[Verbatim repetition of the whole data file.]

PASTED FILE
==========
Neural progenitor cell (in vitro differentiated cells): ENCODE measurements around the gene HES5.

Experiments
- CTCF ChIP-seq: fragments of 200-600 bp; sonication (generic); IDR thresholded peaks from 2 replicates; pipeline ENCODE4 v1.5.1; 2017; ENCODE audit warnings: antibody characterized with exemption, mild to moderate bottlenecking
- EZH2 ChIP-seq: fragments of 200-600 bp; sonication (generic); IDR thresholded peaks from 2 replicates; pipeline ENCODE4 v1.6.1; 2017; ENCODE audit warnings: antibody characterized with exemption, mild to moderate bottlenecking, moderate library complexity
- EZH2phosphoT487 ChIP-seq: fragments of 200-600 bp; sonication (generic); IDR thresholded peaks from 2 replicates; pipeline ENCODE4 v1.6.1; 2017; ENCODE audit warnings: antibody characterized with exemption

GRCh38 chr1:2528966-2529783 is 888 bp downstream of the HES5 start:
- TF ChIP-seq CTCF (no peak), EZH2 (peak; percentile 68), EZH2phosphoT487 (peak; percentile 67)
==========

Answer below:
Neural progenitor cell (in vitro differentiated cells): ENCODE measurements around the gene HES5.

Experiments
- CTCF ChIP-seq: fragments of 200-600 bp; sonication (generic); IDR thresholded peaks from 2 replicates; pipeline ENCODE4 v1.5.1; 2017; ENCODE audit warnings: antibody characterized with exemption, mild to moderate bottlenecking
- EZH2 ChIP-seq: fragments of 200-600 bp; sonication (generic); IDR thresholded peaks from 2 replicates; pipeline ENCODE4 v1.6.1; 2017; ENCODE audit warnings: antibody characterized with exemption, mild to moderate bottlenecking, moderate library complexity
- EZH2phosphoT487 ChIP-seq: fragments of 200-600 bp; sonication (generic); IDR thresholded peaks from 2 replicates; pipeline ENCODE4 v1.6.1; 2017; ENCODE audit warnings: antibody characterized with exemption

GRCh38 chr1:2528966-2529783 is 888 bp downstream of the HES5 start:
- TF ChIP-seq CTCF (no peak), EZH2 (peak; percentile 68), EZH2phosphoT487 (peak; percentile 67)